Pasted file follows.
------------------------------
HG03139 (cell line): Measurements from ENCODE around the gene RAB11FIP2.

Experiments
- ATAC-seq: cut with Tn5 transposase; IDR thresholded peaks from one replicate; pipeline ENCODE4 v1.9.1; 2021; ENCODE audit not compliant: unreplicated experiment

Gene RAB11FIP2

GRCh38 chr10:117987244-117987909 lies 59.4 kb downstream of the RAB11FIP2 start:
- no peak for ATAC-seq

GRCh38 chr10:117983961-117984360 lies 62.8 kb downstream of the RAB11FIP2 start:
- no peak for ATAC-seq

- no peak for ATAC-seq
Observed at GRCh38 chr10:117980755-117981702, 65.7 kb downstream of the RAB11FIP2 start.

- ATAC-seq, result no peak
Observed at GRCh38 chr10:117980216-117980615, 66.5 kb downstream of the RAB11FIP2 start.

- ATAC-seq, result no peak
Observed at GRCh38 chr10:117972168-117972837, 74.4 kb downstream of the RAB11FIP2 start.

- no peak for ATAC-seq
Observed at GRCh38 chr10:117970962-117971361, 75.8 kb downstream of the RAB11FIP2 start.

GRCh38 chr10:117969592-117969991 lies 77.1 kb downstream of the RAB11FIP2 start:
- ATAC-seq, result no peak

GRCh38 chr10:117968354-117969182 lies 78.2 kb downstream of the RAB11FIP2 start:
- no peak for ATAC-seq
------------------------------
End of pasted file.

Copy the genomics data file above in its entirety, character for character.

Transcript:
HG03139 (cell line): Measurements from ENCODE around the gene RAB11FIP2.

Experiments
- ATAC-seq: cut with Tn5 transposase; IDR thresholded peaks from one replicate; pipeline ENCODE4 v1.9.1; 2021; ENCODE audit not compliant: unreplicated experiment

Gene RAB11FIP2

GRCh38 chr10:117987244-117987909 lies 59.4 kb downstream of the RAB11FIP2 start:
- no peak for ATAC-seq

GRCh38 chr10:117983961-117984360 lies 62.8 kb downstream of the RAB11FIP2 start:
- no peak for ATAC-seq

- no peak for ATAC-seq
Observed at GRCh38 chr10:117980755-117981702, 65.7 kb downstream of the RAB11FIP2 start.

- ATAC-seq, result no peak
Observed at GRCh38 chr10:117980216-117980615, 66.5 kb downstream of the RAB11FIP2 start.

- ATAC-seq, result no peak
Observed at GRCh38 chr10:117972168-117972837, 74.4 kb downstream of the RAB11FIP2 start.

- no peak for ATAC-seq
Observed at GRCh38 chr10:117970962-117971361, 75.8 kb downstream of the RAB11FIP2 start.

GRCh38 chr10:117969592-117969991 lies 77.1 kb downstream of the RAB11FIP2 start:
- ATAC-seq, result no peak

GRCh38 chr10:117968354-117969182 lies 78.2 kb downstream of the RAB11FIP2 start:
- no peak for ATAC-seq